Sputnik: What is the possbility of India and Pakistan cooperating in solving this issue?
Robinder Sachdev: At present this possibility is very low. With Pakistan, India is determined to first block the existing players and terror groups that interfere in India.
There has been some success on that — especially due to international pressure on Pakistan, and Pakistan's economic crisis due to which Pakistan government and military are being forced to mend their ways, plus with the warnings by the FATF (Financial Action Task Force).
This itself is a long road. Unless Pakistan gives up direct or indirect support to militants who are bent upon harming India, it will be naive to expect any cooperation.
With the US withdrawing from Afghanistan, Pakistan is trying to again leverage a favourable position for itself, plus if it gets the economic bailout from IMF, then again the pressure on Pakistan to reform will be less, and it may go back to its old ways, and then any progress on curbing terrorism will be back to square one.
The only hope for India is that there will be some point of time, a tipping point for Pakistan, when its military and civil leadership will realize the cost-benefit of curbing terrorism inside its own country, and better relations with India.
Sputnik: How do you assess the risk of Daesh extending its claims to bordering territories? What countries are under the threat?
Robinder Sachdev: There is a moderate level of risk that Daesh can create mischief in bordering areas in the sub-continent, no doubt. But as far its "claims" on territories, of that there is low risk.
In the subcontinent, all countries are under threat — Afghanistan, Pakistan, Bangladesh, Myanmar, Sri Lanka, and even in India. If any country most at risk where Daesh could in fact claim a territory, then it would be Afghanistan and Pakistan.
In other countries the risk is of militancy, violence, but not control of any territory. The challenge is also for all countries to have strong borders — otherwise, if smuggling of arms or militants cross over the borders and wreak violence into a neighbouring country often the host country may overlook or neglect to curb those militants because they are not harming its own interests (or maybe serving some of its oblique objectives).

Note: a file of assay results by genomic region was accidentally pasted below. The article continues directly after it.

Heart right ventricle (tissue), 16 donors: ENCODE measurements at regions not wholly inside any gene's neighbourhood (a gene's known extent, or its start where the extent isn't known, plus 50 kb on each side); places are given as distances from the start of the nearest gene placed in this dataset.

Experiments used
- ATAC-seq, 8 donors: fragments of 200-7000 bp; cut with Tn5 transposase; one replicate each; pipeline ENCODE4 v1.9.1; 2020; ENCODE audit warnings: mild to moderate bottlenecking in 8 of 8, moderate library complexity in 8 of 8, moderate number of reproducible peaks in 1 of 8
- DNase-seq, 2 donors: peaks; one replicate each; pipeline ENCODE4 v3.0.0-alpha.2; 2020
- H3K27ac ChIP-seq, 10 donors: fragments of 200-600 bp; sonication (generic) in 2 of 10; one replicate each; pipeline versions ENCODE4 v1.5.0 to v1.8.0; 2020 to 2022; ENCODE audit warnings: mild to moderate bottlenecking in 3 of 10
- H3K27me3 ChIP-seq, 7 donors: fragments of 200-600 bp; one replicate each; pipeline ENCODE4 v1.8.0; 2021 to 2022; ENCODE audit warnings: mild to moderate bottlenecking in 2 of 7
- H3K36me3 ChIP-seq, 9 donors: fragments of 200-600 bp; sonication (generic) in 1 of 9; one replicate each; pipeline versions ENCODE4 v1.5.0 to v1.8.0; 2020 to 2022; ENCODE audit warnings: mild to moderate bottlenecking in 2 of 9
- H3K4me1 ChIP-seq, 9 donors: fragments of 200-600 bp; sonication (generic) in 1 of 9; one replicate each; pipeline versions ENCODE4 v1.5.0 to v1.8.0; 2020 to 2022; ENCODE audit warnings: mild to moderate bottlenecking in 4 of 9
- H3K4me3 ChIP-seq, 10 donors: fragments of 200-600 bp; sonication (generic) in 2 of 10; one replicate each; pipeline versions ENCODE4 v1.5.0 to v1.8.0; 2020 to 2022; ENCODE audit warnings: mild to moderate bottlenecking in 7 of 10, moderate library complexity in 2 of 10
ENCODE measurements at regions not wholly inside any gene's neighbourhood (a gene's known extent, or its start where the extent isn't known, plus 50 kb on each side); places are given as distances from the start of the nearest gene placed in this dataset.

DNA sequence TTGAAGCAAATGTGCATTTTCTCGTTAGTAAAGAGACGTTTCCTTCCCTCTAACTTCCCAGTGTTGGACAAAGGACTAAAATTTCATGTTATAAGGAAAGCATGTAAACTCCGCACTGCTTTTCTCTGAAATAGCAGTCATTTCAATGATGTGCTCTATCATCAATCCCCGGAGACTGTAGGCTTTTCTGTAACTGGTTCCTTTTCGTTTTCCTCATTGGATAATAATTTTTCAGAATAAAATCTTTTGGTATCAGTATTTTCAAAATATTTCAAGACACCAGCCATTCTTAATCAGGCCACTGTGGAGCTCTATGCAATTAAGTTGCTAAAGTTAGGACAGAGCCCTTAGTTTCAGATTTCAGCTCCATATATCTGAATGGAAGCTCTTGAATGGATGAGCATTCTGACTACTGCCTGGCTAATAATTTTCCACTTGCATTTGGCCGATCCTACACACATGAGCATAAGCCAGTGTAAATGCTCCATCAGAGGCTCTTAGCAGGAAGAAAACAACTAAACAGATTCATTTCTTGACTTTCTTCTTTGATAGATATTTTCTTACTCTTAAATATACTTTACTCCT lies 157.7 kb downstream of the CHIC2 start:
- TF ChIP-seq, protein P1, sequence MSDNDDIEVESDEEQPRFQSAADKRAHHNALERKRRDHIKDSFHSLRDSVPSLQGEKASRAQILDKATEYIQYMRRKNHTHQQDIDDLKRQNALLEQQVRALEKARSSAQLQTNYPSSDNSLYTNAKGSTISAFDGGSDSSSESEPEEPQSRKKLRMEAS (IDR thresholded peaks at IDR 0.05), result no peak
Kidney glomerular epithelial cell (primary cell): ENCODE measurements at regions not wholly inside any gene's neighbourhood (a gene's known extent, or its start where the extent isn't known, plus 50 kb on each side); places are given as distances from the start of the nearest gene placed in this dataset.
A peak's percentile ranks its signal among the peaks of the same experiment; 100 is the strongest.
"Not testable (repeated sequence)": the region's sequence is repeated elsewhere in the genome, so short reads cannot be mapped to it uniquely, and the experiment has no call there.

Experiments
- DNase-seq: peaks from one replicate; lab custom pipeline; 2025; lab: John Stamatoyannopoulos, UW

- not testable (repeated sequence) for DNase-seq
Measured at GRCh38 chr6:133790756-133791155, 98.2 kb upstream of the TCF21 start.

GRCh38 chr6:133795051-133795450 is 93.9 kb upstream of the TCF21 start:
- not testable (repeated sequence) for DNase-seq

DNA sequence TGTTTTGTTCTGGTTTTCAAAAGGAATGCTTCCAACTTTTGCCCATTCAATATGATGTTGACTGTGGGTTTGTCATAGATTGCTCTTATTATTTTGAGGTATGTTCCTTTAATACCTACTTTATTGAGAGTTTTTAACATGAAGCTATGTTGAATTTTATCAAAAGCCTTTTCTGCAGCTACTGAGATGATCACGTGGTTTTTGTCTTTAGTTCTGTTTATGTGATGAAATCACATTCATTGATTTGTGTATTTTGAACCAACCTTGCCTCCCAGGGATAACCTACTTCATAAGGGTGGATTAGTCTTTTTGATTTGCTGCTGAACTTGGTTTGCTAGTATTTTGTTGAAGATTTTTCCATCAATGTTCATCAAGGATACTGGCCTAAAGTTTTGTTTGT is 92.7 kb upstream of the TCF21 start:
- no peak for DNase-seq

Sputnik: If so, who would bear responsibility for tackling the threat?
Robinder Sachdev: The responsibility for tackling the threat lies primarily with each country. More so with the policing, intelligence and security agencies.
Though in Afghanistan and Pakistan the responsibility lies also with their military forces. The Daesh threat can be tackled only from a security perspective.
Political solutions have no answer to the ideology that Daesh promotes.
Sputnik: What can be the international community's reaction?
Robinder Sachdev: The international community's reaction may not be much to write home about. But the international community has to increase its cooperation and become much more proactive in rooting out this scourge.
Plus, most important — the international community should not sit back now that the core territory of Daesh has been unlocked, but must continue even harder to eliminate the leadership actors and the distributed foot soldiers of Daesh who are melting into civic society in the Middle-East and other countries.
There should be an urgent global manhunt to capture and bring to justice everyone who has participated in the mayhem in Middle-East. Lastly, the international community must share lessons learnt so far in tackling Daesh in the Middle-East.
Views and opinions expressed in this article are those of Robinder Sachdev and do not necessarily reflect those of Sputnik.
*Daesh (also known as ISIS/ISIL/IS) is a terrorist organisation outlawed in Russia and many other countries.